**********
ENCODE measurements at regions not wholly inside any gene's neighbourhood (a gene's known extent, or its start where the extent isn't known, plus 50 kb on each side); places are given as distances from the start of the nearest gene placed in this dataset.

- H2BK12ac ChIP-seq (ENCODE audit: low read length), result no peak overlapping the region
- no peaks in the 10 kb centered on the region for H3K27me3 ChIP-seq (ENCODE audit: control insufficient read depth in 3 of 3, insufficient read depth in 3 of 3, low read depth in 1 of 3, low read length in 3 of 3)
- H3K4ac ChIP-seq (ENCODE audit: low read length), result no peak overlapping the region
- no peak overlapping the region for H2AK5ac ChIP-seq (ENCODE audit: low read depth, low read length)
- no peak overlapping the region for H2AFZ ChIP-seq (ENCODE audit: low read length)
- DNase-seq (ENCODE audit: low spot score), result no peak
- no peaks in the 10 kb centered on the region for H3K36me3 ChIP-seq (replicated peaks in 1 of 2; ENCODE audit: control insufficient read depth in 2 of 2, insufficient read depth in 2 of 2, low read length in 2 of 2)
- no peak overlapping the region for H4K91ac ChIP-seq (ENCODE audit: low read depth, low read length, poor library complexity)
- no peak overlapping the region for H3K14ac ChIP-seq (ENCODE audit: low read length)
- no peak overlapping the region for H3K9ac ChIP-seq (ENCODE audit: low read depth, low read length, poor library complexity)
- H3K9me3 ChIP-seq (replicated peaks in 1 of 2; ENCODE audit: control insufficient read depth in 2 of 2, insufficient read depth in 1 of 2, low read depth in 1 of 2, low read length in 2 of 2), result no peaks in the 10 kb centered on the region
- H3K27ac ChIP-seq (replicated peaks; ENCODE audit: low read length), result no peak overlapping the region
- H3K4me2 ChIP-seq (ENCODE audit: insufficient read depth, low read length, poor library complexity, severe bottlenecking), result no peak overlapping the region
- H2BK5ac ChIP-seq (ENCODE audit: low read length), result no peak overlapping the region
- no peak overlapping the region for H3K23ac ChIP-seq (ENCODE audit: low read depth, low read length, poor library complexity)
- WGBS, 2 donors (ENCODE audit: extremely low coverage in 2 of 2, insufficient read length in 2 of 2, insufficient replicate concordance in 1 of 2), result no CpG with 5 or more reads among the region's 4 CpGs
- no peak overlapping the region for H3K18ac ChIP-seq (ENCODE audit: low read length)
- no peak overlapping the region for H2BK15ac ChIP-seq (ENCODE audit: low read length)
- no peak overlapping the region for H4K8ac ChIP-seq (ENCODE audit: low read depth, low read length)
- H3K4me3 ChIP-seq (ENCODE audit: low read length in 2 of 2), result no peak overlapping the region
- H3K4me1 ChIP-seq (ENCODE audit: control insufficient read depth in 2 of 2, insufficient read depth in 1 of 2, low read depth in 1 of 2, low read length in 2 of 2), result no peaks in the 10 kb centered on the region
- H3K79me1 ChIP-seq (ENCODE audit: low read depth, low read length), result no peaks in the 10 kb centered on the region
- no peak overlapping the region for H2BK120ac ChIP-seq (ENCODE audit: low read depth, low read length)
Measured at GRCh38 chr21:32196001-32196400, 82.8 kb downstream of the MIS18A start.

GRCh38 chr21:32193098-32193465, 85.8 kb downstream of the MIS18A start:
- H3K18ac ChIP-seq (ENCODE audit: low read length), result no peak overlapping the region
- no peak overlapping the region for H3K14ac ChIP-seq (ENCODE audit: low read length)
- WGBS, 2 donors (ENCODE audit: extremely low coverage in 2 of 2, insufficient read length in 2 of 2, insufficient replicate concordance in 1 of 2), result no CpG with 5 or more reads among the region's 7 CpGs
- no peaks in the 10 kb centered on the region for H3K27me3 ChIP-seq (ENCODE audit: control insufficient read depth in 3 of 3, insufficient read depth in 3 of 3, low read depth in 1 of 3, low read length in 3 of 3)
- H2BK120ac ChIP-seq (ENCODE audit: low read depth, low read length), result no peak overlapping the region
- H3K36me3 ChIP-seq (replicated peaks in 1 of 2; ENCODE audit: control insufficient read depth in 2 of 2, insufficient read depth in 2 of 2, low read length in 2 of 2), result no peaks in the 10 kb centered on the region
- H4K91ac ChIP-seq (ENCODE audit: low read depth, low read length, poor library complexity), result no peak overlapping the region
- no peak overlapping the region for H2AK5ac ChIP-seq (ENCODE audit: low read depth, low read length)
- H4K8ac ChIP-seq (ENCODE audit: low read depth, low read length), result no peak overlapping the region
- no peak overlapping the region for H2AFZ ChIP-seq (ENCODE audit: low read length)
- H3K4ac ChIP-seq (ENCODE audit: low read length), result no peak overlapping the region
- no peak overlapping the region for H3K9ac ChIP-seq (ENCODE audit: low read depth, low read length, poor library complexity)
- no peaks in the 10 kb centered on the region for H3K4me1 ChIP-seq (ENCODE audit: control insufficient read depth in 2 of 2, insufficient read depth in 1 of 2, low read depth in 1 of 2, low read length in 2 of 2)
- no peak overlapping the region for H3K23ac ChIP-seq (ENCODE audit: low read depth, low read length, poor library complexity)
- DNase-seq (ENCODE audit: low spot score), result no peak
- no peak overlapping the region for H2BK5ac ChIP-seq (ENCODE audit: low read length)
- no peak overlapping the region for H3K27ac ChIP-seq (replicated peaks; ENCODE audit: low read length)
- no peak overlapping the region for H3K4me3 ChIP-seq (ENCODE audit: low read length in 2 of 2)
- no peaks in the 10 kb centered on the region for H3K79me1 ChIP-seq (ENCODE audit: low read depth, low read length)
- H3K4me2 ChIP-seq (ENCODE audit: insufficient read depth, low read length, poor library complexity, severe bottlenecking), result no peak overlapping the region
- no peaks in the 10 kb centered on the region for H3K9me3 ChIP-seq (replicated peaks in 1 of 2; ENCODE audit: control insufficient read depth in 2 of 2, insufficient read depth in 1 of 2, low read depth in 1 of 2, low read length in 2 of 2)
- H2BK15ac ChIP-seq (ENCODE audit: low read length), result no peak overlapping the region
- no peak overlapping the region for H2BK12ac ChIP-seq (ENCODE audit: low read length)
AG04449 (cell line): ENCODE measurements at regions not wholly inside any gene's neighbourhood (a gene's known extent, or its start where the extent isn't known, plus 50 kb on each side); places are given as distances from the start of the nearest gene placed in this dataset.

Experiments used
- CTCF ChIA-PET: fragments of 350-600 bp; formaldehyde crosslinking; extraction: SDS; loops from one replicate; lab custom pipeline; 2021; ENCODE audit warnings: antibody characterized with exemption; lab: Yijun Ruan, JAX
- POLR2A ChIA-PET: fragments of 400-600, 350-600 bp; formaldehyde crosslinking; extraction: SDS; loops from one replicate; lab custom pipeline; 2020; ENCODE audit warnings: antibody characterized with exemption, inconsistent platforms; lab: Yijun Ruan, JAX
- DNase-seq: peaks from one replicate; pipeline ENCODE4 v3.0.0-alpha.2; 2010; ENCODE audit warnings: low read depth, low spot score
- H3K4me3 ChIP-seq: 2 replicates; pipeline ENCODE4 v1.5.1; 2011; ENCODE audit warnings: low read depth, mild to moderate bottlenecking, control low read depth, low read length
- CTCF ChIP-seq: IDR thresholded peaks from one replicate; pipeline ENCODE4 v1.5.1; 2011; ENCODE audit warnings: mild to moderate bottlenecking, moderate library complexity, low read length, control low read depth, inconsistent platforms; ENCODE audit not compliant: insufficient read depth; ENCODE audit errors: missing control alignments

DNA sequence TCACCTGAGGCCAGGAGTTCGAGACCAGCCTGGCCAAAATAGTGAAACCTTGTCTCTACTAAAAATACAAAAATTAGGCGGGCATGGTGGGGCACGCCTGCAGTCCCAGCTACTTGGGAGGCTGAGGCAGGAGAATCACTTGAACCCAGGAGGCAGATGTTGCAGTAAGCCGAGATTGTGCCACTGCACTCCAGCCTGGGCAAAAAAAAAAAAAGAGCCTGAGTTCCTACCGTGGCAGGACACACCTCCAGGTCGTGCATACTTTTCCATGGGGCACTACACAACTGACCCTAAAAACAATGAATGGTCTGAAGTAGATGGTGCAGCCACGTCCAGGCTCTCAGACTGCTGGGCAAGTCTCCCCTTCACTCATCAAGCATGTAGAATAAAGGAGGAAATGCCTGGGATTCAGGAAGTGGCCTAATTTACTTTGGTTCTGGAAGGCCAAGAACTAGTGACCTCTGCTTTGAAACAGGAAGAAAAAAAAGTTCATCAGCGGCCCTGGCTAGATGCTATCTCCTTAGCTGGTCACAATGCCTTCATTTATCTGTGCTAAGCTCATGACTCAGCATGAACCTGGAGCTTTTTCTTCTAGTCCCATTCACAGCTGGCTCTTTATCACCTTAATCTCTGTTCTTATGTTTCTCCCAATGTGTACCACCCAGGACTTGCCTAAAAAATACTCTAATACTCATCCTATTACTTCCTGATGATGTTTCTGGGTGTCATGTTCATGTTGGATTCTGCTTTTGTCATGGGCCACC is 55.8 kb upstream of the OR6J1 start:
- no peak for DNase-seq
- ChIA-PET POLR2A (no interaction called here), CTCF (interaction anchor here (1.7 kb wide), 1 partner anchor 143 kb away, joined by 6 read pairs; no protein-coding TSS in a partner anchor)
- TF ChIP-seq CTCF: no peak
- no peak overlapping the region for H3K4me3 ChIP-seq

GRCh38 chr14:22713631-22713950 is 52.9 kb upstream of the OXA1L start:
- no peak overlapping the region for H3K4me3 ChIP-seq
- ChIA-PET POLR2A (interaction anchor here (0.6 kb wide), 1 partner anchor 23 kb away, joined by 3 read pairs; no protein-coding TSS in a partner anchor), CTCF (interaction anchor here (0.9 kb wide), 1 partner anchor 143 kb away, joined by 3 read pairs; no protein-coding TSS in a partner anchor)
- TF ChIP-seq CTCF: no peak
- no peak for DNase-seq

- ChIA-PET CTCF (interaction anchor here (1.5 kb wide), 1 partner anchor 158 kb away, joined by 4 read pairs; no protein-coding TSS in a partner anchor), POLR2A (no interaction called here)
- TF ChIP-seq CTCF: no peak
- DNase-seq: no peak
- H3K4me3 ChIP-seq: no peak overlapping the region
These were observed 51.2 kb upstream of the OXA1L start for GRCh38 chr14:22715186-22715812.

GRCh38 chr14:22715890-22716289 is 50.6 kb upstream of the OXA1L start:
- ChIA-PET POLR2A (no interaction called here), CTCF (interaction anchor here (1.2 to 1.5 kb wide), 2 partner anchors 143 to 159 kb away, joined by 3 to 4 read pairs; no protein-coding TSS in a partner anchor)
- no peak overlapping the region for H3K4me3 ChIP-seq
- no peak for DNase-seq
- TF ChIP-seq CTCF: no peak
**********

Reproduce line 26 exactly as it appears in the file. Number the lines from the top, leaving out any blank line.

GRCh38 chr21:32193098-32193465, 85.8 kb downstream of the MIS18A start: